Chances are good that if you’re drinking it and it’s non-alcoholic, the Coca-Cola Company had something to do with it.
The company, which has been around for 120 years, is one of the world’s most recognizable brands, and the second-most consumed product in the world, after Marlboro cigarettes, according to research by Philip Morris. The company does $4 trillion in sales on 400 product lines in some 200 countries.
The Coca-Cola Company has succeeded in business in part by diversifying to stay current with a changing beverage market. They have a comprehensive beverage line that includes soft drinks, sports drinks, tea and coffee, health and juice drinks, mineral and bottled water, and juices (including Minute Maid and Hi-C). At one time they owned Columbia Pictures. They currently have an exclusive contract to provide beverages to Subway franchises as well as numerous high schools and universities across the country.
Which is, really, part of the problem with Coke on the PSU campus.
Over the past half decade, Coke has come under fire for allegations of human rights abuses. A number of universities in Canada, the U.K. and the U.S. have agreed to boycott Coke after allegations were brought against the company by the Colombian food industry union SINALTRAINAL. Coca-Cola and its bottlers in Colombia were accused of either turning a blind eye toward or hiring paramilitaries who harassed, tortured, kidnapped and murdered trade union members and laborers who wished to join or organize labor unions. SINALTRAINAL filed a 2001 lawsuit against the company with help from U.S.-based unions. In 2003, District Judge Jose Martinez of Miami dismissed the Coca-Cola Corporation and its Colombian subsidiary from the lawsuit. The lawsuit was continued against the local bottlers Panamco and Bebidas y Alimentos.
What this means is that, in the eyes of the law, the Coca-Cola Corporation and its Colombian subsidiary did not have direct, explicit control over their bottling partners to the extent necessary to either approve of or stop the union-busting paramilitary violence.
On the one hand: Coke-sponsored web site CokeFacts.org has sections under the heading “Corporate Citizenship” for Colombia and India, listing its main bottling partner in Colombia as FEMSA (no mention of Panamco or Bebidas y Alimentos), and shows a comprehensive package of union benefits, including paid leaves, housing loans, home transportation, and plant transfers to all unionized employees.
On the other hand: activist-sponsored web site KillerCoke.org has a list of “Killer Coke’s Casualties,” union leaders at Coca-Cola bottling plants who were allegedly killed by paramilitaries. The list shows eight names over an approximate 10-year period, and goes on to say that “hundreds of other Coke workers have been tortured, kidnapped and/or illegally detained by paramilitaries, often working closely with plant management.”
Coke has an interesting business.
The PSU boycott of Coke products has been on campus for at least four years. Student leaders from a number of organizations including the Progressive Student Union, College Democrats and ASPSU have been involved in advocating for the banning of the sale of Coke products on campus. PSU’s current food service contract with Sodhexo provides only Pepsi products, but University Market still sells Odwalla – and it is unknown whether or not Sodhexo’s Pepsi contract was a deciding factor, or even considered, in their bid for the PSU contract.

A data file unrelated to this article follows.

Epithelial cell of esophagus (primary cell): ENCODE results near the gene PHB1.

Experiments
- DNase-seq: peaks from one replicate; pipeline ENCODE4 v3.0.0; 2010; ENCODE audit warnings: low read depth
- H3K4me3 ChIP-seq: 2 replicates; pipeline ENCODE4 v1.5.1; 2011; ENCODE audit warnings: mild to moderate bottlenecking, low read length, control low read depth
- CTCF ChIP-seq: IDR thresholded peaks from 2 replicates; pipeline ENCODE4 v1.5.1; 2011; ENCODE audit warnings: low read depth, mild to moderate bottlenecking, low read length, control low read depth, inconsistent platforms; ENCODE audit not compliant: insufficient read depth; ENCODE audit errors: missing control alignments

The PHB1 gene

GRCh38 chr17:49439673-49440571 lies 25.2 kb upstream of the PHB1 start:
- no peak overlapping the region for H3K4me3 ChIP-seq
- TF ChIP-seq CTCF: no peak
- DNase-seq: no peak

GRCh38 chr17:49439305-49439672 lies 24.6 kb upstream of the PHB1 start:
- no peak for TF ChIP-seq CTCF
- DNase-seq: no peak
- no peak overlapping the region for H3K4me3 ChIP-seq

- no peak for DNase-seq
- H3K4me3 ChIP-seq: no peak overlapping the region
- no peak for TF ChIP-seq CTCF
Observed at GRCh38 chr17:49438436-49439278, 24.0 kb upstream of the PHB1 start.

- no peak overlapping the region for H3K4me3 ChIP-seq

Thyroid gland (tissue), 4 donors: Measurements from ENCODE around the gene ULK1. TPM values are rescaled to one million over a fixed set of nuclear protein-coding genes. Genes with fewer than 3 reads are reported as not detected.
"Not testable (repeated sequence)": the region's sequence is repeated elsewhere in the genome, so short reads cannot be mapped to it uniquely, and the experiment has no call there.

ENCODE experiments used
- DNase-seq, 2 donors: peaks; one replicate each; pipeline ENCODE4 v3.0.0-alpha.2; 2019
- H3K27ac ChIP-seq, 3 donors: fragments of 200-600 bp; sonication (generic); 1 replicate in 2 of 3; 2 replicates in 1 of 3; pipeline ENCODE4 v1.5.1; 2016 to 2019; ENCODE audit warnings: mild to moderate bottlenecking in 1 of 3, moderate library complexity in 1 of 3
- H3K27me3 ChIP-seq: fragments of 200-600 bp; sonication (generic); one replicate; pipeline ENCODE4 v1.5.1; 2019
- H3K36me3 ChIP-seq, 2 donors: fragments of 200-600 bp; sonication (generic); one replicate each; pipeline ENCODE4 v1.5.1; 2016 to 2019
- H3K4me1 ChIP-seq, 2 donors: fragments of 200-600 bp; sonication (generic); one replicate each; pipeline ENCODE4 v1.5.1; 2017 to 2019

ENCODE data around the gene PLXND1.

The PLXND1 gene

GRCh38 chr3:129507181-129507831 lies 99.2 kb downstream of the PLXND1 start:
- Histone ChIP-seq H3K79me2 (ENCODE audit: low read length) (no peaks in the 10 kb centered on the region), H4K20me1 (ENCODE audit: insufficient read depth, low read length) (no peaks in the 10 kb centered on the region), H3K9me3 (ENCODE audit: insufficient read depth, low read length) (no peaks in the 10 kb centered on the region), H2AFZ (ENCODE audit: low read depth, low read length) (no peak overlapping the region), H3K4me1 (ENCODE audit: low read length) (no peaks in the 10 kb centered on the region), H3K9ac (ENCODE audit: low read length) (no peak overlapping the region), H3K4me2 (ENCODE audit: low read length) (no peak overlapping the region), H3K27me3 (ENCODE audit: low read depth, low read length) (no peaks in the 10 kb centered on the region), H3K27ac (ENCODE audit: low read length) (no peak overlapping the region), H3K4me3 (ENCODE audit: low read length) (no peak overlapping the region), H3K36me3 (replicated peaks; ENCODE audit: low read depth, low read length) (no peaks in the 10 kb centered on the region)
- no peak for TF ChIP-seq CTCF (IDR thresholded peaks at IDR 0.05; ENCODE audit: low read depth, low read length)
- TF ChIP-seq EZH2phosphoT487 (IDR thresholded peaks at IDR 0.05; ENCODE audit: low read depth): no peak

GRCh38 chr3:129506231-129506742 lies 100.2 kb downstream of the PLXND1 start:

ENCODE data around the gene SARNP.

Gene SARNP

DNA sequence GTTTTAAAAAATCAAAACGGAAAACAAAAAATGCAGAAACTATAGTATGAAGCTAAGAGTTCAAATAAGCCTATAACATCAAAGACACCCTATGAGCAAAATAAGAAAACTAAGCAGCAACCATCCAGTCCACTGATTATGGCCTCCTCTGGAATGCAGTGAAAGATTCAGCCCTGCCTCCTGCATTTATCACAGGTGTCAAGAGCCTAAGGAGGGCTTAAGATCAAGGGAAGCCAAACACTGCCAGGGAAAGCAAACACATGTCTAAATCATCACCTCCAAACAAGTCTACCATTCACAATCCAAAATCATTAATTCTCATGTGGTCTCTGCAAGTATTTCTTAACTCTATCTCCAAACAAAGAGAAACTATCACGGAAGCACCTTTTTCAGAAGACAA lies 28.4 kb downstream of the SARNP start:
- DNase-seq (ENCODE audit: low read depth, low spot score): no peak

Let’s pause for a little lesson from the business school. Corporations exist as legal entities specifically designed in their charters, the very DNA of their legal persons, to make a profit for their shareholders. Nowhere in their charters are they expected or asked to be socially responsible, to treat human persons (as opposed to corporate persons) humanely, or to engender high labor costs for themselves by improving working wages and conditions for the employees of their foreign subsidiaries’ bottling partners. So, based strictly on what corporations are designed to do, one can hardly blame them for executing horrible human rights violations in the interest of cutting costs and increasing gross profit margins. That, after all, is what increases values for the shareholders.
But wait – shareholders may also value human rights; the value they place on the stock of a given company may also be increased by that company’s spotless human rights record, its staunch advocacy of livable wages and humane working conditions, and its commitment to corporate giving and increasing the sustainability of its operations. In this way, it makes sense for Coke to take every opportunity to do right by its employees, and the employees of its subsidiaries, and to refrain from partnering with bottlers who will engage in violent union-busting activities – not because these activities are inherently, morally right but because they are conducive to a strong public image, good corporate reputation, and high stock price, or continued value to the stockholders. What is morally right in the corporate world is that which is conducive to increasing value.
Sometimes, this corporate right corresponds with the less profit-motivated rights-and-duties-based morality of the non-corporate world. Sometimes, it doesn’t.
Based on the above information, it should be clear that a boycott is not the way to reach a multinational mega-company like Coke, but influencing public opinion is. There is much talk of “voting with your dollar” but, in fact, the financial impact of the combined U.S., U.K. and Canadian boycott of Coke has been negligible. The ancillary publicity generated by the boycott has been more effective from a public relations standpoint.
The take-home lesson is: next time you want to influence a huge corporation, skip the boycott and write a letter to the editor.